More Than Just Bumps and Bruises: 5 Common Childhood Injuries
Charity Snyder, mom to boys C.J. and Jared, can still remember three-year-old Jared pretending to be Evel Knievel and hitting the table with a closed mouth. “He ended up bumping his tooth, and after a call to the doctor he told us to watch so that it didn’t get wigglier,” recalls Charity. In cases where a child is injured and the situation is not life threatening, Dr. Lee says parents should first examine the face and mouth with clean hands to evaluate the situation.
Symptoms: Check your child’s mouth for bleeding and swelling. A tooth may be loose, bumped out of place, or misplaced.
Treatment: “Use a clean washcloth pressed on any bleeding sites and gently clean dirt or debris from the injured area,” advises Dr. Lee.
When to Call the Doctor: “If the parent sees the child fall or get hit in the mouth and they get up crying and the worst injury appears to be oral trauma, then the person to call first is the family dentist,” says Dr. Lee. “If the parent or guardian is not sure about the extent of injury or wasn’t present when the child was injured, a call to the child’s pediatrician could help steer the parent to the proper place of treatment. The pediatrician will ask questions about how the injury occurred and how the child is responding and will be able to triage the situation when things are not clear,” adds Dr. Lee.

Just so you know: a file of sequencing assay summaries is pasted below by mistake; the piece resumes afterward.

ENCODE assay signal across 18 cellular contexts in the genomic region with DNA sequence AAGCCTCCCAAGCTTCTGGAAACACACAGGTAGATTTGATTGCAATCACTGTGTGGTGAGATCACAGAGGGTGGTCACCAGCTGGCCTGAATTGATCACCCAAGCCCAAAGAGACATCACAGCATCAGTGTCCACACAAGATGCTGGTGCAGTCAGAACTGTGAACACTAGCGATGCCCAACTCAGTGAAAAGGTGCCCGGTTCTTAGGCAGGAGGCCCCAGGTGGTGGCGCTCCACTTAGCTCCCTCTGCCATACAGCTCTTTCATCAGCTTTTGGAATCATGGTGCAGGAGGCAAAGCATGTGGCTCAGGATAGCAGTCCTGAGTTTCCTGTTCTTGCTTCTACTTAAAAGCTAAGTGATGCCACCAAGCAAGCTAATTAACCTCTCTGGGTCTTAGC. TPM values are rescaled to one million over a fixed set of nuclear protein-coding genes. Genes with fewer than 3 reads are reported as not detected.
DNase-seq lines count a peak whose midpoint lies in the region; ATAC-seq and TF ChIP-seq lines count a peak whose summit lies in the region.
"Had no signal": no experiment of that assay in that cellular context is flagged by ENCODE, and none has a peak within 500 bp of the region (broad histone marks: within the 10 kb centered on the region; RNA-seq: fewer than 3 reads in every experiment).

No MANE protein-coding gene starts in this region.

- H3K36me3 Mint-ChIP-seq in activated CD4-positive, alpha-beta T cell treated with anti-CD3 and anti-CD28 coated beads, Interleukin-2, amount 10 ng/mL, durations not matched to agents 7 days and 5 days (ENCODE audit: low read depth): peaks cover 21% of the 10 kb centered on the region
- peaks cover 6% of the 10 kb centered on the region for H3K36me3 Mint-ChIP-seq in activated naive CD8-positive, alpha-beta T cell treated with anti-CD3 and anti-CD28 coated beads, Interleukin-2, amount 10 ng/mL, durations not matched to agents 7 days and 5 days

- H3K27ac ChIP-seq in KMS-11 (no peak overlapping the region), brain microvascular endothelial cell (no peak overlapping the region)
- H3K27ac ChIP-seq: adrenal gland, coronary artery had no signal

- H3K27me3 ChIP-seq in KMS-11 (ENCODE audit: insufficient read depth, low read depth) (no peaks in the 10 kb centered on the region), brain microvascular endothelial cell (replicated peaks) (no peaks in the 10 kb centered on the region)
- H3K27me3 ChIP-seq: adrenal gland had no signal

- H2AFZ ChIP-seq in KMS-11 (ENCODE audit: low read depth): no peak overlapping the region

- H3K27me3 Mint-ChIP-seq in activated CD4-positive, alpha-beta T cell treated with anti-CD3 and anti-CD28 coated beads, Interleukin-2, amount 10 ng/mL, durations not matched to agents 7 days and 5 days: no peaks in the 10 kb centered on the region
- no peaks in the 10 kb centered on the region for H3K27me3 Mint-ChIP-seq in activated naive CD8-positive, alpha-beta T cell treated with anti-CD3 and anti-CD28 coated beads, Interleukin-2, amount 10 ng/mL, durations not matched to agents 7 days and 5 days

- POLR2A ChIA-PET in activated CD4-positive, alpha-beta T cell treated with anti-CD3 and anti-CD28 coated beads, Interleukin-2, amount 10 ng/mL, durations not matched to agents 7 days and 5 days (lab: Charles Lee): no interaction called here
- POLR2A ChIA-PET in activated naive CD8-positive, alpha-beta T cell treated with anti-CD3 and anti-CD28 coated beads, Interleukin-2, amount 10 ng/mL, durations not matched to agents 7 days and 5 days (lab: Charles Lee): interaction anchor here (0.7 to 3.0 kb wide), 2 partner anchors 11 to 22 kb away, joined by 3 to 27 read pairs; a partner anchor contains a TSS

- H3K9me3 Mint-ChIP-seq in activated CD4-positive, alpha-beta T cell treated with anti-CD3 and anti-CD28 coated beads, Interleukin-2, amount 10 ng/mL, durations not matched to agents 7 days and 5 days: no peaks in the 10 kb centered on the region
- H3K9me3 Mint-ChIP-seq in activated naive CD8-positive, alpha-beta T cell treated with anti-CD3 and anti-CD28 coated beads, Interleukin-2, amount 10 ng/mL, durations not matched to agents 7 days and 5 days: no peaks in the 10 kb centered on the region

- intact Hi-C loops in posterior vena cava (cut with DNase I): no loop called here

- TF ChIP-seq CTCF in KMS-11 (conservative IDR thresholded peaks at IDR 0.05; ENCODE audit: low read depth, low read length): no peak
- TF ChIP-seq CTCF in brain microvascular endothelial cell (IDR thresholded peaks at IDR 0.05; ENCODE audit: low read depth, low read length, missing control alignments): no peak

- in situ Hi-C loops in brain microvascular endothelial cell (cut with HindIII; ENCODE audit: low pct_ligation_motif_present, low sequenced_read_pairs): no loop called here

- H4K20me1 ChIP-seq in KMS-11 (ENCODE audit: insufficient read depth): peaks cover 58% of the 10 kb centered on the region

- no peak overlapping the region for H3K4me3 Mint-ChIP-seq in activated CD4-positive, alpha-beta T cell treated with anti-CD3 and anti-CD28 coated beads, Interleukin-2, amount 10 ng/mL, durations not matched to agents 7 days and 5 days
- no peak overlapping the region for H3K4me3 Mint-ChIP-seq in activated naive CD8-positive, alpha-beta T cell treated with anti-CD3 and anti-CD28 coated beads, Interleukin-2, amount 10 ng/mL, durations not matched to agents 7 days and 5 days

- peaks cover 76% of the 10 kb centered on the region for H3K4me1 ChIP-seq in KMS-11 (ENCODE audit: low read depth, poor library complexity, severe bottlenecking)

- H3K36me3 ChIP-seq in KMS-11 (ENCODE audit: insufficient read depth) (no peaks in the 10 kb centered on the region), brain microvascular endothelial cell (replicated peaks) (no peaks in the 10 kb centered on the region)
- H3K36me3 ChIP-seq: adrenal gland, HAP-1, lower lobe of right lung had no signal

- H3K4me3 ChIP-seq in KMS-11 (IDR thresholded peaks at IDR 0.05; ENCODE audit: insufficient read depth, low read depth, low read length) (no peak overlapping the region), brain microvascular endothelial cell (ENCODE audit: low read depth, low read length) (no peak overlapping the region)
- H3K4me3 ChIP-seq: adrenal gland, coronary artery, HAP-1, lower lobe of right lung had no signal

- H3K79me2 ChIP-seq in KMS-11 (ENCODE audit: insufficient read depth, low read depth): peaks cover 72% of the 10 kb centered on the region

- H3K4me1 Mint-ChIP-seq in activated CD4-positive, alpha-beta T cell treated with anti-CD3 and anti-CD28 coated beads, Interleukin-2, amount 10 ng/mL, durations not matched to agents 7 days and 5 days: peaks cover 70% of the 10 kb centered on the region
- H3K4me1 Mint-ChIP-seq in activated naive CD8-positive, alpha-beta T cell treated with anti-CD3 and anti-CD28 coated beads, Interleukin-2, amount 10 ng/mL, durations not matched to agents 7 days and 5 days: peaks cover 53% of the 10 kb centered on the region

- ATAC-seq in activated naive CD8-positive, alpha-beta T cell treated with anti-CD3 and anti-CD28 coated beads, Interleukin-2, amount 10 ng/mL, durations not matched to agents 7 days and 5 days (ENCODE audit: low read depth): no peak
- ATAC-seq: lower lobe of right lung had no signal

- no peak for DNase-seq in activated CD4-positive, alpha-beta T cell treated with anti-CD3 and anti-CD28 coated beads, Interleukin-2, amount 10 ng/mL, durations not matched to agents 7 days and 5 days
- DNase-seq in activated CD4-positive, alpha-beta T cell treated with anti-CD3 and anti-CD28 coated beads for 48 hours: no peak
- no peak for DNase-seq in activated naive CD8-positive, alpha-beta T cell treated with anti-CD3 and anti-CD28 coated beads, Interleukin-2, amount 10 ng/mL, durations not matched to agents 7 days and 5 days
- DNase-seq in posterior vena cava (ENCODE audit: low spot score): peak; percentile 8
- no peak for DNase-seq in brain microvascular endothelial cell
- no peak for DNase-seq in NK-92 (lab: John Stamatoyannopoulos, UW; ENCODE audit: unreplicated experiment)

If the child’s tooth is out, parents of older children (who aren’t at risk of choking on the loose tooth) can either place it back into the socket, assuming it is free of dirt or debris, or bring the tooth to the dentist with the child. “Preferably the tooth will be in a small container with [your child's] spit, or some milk or water” (in descending order of preference), adds Dr. Lee.
At that point, a pediatric dentist will try to replace the tooth in the socket and splint it into position with the other teeth. Dr. Lee explains that a tooth’s response can be unpredictable after trauma. “Many permanent teeth need root canal therapy, and most of the primary teeth either require pulpotomies (removal of nerve tissue) or removal sometime after the injury.”
Dr. Lee also says, “It is important to try and save the tooth because premature tooth loss allows shifting of other teeth and severe orthodontic and esthetic problems can result if a tooth is removed and a space maintainer is not placed. My best advice is to call the family dentist immediately and never ignore a trauma problem,” she adds.
Injuries to teeth often require several visits for an in-depth look at the problem with X-rays and examinations as well as close monitoring of the situation.
Prevention: Monitoring your children during playtime and discouraging rough play decrease chances of injury. Dr. Lee adds that mouth guards can protect teeth and gums during sporting events. “Your dentist can advise you about the type of mouth guard best suited for the sport your child is involved in—they vary depending on sport, age of child, and level of physical contact. Research has shown that a well constructed and excellent fitting mouth guard can not only save teeth, but also can lessen the severity of head injuries during sports play,” says Dr. Lee.
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